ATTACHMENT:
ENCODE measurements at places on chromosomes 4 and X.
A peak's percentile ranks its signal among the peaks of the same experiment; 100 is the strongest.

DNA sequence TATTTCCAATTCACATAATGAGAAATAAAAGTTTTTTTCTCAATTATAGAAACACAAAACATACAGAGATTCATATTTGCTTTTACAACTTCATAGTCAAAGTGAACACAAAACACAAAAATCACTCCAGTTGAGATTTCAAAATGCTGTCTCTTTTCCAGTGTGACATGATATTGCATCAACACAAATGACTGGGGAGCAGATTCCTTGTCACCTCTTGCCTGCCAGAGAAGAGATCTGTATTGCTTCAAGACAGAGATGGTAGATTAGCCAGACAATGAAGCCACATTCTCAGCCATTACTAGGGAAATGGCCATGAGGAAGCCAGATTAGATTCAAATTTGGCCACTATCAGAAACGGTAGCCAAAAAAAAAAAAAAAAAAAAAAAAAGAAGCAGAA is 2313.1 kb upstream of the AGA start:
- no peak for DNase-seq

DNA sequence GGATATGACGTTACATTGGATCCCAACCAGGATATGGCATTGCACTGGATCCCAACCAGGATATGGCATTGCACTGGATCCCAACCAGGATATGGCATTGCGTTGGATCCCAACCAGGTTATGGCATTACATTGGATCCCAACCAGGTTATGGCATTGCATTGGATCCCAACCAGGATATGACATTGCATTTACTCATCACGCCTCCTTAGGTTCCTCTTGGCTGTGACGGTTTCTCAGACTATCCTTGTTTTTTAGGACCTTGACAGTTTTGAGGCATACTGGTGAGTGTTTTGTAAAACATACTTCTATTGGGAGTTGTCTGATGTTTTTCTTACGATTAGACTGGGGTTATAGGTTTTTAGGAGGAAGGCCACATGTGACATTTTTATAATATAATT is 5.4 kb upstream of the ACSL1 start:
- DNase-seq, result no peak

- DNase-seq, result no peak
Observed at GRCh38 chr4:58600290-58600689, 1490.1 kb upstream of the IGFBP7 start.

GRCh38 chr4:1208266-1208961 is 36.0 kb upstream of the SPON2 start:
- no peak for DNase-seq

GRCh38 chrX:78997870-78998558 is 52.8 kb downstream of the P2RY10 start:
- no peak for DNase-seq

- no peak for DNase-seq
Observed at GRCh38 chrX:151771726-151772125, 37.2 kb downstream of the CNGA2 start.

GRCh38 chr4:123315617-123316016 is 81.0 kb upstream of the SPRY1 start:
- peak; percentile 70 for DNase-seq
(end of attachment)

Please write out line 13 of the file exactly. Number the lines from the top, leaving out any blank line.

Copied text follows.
- no peak for DNase-seq